By Clint Percefull - Children's Minister
I have recently been really into watching documentaries. It doesn’t matter the subject of the show, I have watched some on true crimes, video games, restaurants, sports, even some crazy competitions. They have fascinated me for some time now and that is almost all I watch. The other day, I came across a very short documentary that appeared to be about a baseball game. I don’t particularly like baseball, but I have now watched “Long Shot” 3 times.
** Spoiler alert**
In the documentary, a young man is arrested and accused of murder, a crime he denies. He does have some connection to the crime; making it reasonable to assume he was culprit. He is arrested on his way to work and they begin questioning him about the crime. As he thinks back to that day the incident occurred he tells the investigators he was at a baseball game at the time. The detectives don’t believe him and send him to jail to await trial. His attorney furiously works to gather evidence that he was at the game at the time. I won’t go into detail but here is a brief synopsis of what happened.
He had tickets to the game, but that was not enough to show he was at the game.
The attorney watched film of the game and could see his client in the stands behind home plate, but the video was not crisp enough.
The accused took his daughter to the game with him, but she was not old enough to know timing of events.
There happened to be a filming grew at the game that day, filming a sitcom episode.
The show needed to film two different scenes at the ball park that day.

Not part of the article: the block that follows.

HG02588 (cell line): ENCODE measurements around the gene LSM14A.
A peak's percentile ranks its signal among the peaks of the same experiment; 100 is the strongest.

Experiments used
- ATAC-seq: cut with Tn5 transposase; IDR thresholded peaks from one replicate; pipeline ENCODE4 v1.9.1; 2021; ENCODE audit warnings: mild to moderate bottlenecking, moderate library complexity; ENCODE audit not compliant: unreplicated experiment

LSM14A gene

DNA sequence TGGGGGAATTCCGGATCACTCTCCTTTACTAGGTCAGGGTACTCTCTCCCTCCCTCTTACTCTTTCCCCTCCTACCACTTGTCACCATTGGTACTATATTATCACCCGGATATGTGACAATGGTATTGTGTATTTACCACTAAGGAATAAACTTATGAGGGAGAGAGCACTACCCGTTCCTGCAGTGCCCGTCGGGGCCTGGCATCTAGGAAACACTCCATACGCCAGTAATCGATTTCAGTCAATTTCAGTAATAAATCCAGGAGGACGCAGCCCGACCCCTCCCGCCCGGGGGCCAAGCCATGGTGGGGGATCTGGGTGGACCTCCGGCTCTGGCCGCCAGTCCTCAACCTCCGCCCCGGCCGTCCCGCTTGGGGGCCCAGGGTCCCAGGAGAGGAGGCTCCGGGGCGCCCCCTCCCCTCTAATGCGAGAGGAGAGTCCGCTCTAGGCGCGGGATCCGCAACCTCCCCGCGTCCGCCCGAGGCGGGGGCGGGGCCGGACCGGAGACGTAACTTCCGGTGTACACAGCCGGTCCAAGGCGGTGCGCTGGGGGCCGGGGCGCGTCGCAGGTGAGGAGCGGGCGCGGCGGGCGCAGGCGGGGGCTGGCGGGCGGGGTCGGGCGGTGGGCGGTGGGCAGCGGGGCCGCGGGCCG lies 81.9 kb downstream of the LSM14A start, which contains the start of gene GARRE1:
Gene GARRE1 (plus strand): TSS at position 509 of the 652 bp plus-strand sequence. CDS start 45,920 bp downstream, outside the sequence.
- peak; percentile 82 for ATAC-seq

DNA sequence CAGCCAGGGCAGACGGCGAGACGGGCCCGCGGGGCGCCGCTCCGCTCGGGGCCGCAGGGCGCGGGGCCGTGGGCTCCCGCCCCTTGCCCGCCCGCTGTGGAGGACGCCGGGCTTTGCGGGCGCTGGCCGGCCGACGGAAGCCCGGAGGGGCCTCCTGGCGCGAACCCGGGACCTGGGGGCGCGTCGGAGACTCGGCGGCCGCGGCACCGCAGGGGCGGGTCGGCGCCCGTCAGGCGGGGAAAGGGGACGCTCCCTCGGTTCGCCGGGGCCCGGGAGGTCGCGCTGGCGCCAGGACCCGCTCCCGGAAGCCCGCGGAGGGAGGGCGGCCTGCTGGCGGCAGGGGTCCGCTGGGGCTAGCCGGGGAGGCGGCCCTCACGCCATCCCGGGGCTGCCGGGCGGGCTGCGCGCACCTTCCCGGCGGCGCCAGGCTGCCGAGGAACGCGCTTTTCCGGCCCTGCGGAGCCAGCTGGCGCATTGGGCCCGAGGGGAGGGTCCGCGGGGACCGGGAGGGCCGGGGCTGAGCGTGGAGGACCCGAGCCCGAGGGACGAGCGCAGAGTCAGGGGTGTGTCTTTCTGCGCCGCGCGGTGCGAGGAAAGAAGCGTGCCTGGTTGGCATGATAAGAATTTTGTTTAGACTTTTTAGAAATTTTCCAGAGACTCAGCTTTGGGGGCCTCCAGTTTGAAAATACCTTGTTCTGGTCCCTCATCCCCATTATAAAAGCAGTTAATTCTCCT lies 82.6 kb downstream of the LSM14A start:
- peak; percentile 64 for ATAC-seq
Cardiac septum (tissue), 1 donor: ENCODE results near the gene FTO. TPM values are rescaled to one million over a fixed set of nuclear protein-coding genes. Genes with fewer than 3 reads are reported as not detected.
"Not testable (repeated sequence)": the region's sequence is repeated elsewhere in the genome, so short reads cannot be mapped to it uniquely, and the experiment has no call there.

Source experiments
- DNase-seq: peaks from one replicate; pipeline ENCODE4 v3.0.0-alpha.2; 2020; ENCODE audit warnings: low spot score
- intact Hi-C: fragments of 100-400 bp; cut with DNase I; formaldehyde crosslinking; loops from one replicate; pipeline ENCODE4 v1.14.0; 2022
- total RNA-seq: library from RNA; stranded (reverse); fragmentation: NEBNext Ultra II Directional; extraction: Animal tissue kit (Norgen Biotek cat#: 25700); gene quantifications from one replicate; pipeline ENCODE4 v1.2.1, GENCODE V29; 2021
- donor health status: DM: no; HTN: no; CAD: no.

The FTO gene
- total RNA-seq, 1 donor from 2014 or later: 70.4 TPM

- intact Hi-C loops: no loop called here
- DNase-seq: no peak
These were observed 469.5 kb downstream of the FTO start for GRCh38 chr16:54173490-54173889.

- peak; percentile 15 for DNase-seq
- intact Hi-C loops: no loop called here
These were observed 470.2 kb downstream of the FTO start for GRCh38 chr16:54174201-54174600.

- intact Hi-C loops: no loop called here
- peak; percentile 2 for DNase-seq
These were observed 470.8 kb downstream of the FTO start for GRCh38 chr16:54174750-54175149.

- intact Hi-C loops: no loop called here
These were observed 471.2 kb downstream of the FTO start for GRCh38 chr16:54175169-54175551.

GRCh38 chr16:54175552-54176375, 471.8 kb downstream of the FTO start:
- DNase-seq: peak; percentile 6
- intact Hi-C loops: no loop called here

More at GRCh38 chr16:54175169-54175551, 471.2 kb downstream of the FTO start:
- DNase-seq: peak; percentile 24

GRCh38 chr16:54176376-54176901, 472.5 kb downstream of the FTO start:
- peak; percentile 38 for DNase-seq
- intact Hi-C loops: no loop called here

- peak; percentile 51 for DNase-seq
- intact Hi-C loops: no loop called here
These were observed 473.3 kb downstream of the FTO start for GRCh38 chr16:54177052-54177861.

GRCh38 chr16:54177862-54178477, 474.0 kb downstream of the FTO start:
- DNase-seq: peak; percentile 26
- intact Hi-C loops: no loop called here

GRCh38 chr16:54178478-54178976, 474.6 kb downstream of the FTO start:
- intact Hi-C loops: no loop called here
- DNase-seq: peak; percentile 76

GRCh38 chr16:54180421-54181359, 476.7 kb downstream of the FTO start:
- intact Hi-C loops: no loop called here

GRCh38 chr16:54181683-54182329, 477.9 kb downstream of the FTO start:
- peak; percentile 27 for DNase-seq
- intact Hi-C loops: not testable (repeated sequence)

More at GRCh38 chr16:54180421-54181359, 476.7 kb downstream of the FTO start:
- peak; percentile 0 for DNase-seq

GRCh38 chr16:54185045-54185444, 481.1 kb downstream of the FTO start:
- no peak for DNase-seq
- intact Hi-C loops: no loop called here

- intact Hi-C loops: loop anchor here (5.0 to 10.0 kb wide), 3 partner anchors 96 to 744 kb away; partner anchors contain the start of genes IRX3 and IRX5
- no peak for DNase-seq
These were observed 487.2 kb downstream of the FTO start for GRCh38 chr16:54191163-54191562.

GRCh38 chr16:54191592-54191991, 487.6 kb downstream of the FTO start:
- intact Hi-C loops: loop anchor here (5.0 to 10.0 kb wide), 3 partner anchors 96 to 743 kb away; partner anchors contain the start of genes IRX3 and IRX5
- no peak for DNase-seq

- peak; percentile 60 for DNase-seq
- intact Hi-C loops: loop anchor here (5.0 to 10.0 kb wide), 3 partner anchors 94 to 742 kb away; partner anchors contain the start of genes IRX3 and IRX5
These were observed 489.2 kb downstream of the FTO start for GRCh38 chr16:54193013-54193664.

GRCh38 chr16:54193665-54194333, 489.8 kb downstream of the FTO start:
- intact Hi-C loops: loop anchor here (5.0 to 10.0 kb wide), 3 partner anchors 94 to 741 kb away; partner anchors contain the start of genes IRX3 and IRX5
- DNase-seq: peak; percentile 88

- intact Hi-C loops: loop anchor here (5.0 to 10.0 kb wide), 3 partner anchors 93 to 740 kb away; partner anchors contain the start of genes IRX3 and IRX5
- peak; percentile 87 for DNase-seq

They happened to film the first scene earlier in the game and now needed the second scene behind home plate.
The film crew picked the accused aisle out of all the aisles in the stadium for this second scene.
The daughter wanted some candy right before the film crew arrived and blocked off the isle for filming.
The accused returned to his aisle to find it blocked by the film crew, but a new production assistant didn’t know any better and let them go down the aisle to their seats during filming.
The show happened to still be in preproduction stages so no film was lost or deleted.
The accused happened to make a phone call right before they left the stadium.
These things all lined up perfectly and the judge was able to see the accused at the baseball game on the raw recordings of a preproduction show at the time of the crime, thanks to his daughter, who happened to want candy at that particular moment. An innocent man was set free! At the beginning and end of this show the narrator says something like “We live in a world full of ‘What Ifs’”, and that really got me thinking.
I am very glad we don’t serve a God of “What Ifs”. God is not up in heaven saying “What if we made it rain over here today…let's see what happens”. We know from scripture that He has a plan! However, I think we would be wise to begin asking ourselves “What If”.
“What if this person next to me at the Dr. office needs a short word of encouragement?”
“What if our neighbor is just waiting for someone to invite them to church?”
“What if our routine is broken because God has something to show us?”
“What if I serve somewhere in church that I am not used to serving?”
The book of Esther reminds us that God ordains circumstances and meetings. He has a plan and you and I are a part of that plan. If we are not asking ourselves “What if God has ordained this moment?” we could miss the opportunity.
“For if you keep silent at this time, relief and deliverance will rise for the Jews from another place, but you and your father’s house will perish. And who knows whether you have not come to the kingdom for such a time as this?” Esther 4:14